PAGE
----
Dirty Dirty Delivers on “Anxious Electric Auto Erupt”

Record Review

Dirty Dirty Delivers on “Anxious Electric Auto Erupt”

Long before the term was lazily slapped on every mainstream rock band that dressed like loggers in the halcyon days of the 1990s, grunge meant something very different.

The grunge bands of the late ‘80s—Green River, Mudhoney, Sub-Pop era Soundgarden and Nirvana, and lesser-knowns like Gruntruck and the U-Men—cranked out a bastard weld of metal, Zeppelin-style arena-rock, goth, and punk that boiled the hairspray and empty posturing out of ‘80s hard rock until nothing remained but potent primordial ooze. 

It’s not completely out of line to peg Seattle two-headed noise monster Dirty Dirty as a grunge band, but that’s just scratching the surface. Anxious Electric Auto Erupt, the band’s first full-length, turbocharges the late ‘80s grunge template with slashes of art-punk, lurching stops, neck-snapping jump-starts, and blasts of cathartic, noisy hooks. I doubt any Northwest band will deliver a more riveting, brutally effective, loud-with-a-capital-L rock album this year. 

Bringing the LOUD: Ian Forrester of Dirty Dirty. (photo by Tony Kay)

Like most great hard rock records, AEAE is rooted in facing up to, and exorcising, emotional pain and adversity. But it’s the execution that stands out here. That these two guys are able to generate such an impressive wall of noise, all by themselves, merits mad props. The insidious catchiness, surprising left turns, and unexpected sonic twists are flat-out stunning, and as revelatory as they are head-bangingly cathartic.

Singer Ian Forrester’s bass line pounds in, gargantuan and solitary, at the intro of AEAE’s opening cut, “Root Canal,” accompanied in short order by Drew Shreve’s brawny, wonderfully abusive backbeat. Then the both of them interlock into a Zeppelin-level tower of riffing and noise that always sounds on the verge of violent collapse. The lyrics paint some bluntly chilling addiction imagery (“Luxury’s guilty gift/Remove the world, give me that lift”), a state of decay vividly telegraphed by Forrester’s voice—nattering and insane one minute, operatically unhinged the next.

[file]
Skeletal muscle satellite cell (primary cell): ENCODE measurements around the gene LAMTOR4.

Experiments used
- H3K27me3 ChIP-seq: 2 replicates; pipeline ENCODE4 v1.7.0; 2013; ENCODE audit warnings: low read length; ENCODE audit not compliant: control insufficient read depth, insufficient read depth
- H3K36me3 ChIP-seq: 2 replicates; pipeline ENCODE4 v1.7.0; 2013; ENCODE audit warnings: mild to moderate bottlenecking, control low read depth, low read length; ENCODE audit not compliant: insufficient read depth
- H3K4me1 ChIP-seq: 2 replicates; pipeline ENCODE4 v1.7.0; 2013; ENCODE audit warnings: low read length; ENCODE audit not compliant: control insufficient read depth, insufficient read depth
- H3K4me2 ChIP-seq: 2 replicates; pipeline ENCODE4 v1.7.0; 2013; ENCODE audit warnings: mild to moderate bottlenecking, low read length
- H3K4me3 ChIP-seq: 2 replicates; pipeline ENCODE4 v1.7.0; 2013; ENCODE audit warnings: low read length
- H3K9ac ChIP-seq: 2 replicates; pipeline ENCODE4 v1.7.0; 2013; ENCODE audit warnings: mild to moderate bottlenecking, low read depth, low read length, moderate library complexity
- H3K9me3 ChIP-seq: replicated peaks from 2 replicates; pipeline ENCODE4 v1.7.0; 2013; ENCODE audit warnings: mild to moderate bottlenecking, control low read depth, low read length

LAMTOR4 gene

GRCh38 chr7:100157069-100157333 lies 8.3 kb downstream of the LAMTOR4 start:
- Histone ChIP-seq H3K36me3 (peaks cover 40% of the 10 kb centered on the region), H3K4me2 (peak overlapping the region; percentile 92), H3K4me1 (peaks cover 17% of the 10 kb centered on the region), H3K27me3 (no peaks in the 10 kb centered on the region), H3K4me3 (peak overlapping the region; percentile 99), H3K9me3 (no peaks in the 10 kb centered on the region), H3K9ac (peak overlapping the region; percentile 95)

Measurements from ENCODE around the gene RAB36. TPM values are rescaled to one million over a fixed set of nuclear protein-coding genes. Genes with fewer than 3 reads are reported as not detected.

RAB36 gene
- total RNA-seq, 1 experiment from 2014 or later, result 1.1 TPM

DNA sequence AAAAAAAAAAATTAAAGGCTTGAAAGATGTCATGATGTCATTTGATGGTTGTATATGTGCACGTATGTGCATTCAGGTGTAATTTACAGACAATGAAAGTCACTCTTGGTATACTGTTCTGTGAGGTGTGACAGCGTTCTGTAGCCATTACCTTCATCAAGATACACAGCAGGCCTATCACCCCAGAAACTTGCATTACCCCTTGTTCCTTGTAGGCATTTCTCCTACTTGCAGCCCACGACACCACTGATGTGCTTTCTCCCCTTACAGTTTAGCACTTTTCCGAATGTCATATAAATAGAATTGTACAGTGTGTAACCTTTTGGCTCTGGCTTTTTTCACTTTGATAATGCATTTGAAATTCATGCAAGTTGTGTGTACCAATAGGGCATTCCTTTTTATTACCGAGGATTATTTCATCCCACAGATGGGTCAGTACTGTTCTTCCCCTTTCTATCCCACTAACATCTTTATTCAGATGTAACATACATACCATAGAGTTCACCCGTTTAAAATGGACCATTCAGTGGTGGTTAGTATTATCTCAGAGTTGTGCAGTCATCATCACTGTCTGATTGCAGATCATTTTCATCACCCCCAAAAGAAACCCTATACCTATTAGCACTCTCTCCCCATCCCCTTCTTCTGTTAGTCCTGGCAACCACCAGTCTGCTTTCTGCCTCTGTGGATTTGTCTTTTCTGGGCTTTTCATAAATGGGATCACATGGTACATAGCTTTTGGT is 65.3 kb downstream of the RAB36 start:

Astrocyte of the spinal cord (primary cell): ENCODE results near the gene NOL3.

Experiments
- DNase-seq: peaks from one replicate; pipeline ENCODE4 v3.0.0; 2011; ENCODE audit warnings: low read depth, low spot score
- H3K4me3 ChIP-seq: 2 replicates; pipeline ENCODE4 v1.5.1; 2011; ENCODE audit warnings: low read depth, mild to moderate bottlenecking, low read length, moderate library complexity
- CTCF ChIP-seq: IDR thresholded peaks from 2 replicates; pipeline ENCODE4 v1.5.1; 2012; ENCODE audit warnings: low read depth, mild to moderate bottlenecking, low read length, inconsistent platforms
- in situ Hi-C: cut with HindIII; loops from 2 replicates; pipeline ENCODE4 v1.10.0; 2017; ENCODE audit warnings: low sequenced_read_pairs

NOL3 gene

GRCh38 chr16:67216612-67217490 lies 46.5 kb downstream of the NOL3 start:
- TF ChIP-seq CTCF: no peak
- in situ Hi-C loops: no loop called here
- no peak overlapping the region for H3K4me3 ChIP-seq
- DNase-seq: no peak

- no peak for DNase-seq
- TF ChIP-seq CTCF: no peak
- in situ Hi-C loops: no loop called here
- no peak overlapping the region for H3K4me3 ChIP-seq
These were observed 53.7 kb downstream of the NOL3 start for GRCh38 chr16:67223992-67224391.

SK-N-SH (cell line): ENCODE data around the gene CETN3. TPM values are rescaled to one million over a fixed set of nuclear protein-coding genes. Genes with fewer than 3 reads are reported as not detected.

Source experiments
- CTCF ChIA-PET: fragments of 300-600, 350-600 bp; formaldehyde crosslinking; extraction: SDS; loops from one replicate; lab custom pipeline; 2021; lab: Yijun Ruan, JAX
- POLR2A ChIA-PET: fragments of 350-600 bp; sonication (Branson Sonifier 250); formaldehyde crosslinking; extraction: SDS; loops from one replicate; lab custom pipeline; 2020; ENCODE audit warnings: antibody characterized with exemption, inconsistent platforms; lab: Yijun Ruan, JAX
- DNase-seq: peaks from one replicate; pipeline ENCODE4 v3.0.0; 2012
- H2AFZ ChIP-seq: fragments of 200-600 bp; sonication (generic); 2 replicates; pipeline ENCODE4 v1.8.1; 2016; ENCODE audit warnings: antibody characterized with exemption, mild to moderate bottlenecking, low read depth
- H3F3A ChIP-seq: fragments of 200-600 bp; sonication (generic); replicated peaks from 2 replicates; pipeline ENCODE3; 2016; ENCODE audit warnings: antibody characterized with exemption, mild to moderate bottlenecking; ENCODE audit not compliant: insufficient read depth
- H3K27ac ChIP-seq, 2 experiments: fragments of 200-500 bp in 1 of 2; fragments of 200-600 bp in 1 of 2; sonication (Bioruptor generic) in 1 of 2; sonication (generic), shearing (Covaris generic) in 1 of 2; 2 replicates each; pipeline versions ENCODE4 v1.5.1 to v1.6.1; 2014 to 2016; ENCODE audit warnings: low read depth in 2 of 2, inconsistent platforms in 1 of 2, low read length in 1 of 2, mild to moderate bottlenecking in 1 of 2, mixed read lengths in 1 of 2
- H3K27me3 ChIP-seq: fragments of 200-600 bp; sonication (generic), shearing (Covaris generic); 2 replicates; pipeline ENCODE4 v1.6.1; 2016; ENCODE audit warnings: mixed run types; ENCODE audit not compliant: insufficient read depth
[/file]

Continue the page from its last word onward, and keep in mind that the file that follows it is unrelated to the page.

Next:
The band sustains that intensity throughout Anxious Electric Auto Erupt’s nine tracks, but it never gets tiring, or tired. “Pretty Boy Trash” begins by living up to the band’s self-imposed fuzz punk label, with the drumming and bass line surging forward single-mindedly. Forrester’s soaring but untamed voice wails over the groove, and soon his four-string begins darting around in a distorted imitation of synthesizer notes. Then towards the end, the vocals go deep and rapid-fire, in a rant about the soul-shriveling nature of online dating (“We met on some online account/Desperation took our mouth/and in that kiss I heard the sound of nothing sincere”). It’s grunge pushed through the filter of 21st-century dehumanization, it rocks like Hell, and it’s a textbook example of Dirty Dirty’s mastery of chaos and cohesion, all at once.

The flailing kit-bashing dervish that is Drew Shreve of Dirty Dirty. (photo by Tony Kay)

There’s zero filler here (and at a run time of 35 minutes, there damn well better not be), but the band displays impressive range to match their tightness, with particularly rewarding detours into swampier, cavernous territory. Dark Smith lead singer Danny Denial contributes lyrics and a spectral baritone lead vocal to “Changing the Narrative,” a brooding gothic meditation on reconciliation and betrayal. And the spidery, drama-drenched “Monochromatic Love” sounds like David Bowie demonically possessing Queens of the Stone Age.

Anxious Electric Auto Erupt’s lyrics probe with a therapist’s focus. The cascading fury of Shreve’s rolling drumwork on “Creature Comfort” is amplified a hundredfold by Forrester’s stabbing bass line and continuous, discomfiting chant of “Trigger me this/Trigger me that/Trigger me this/Trigger me back.” And on the album’s jackhammering speedball of a closing track, “Head Down,” Forrester rages against the imposition of gender norms with uncorked anger and frustration (“This misaligned mission of manhood doesn’t suit me/Caught in between”). 

Blessedly, the sheer exhilaration and drive of Dirty Dirty’s attack lays waste to any shred of self-pity. If this world feels like a bullet train barreling headlong towards the side of a mountain right now, Anxious Electric Auto Erupt is the soundtrack to fighting your way through your own shit, and leaping off that locomotive in the nick of time, jet pack on your back and middle fingers defiantly extended. Brace yourself for one hell of a launch.

Anxious Electric Auto Erupt officially drops on July 18, and can be purchased at Dirty Dirty’s Bandcamp page.

Tony Kay

Tony Kay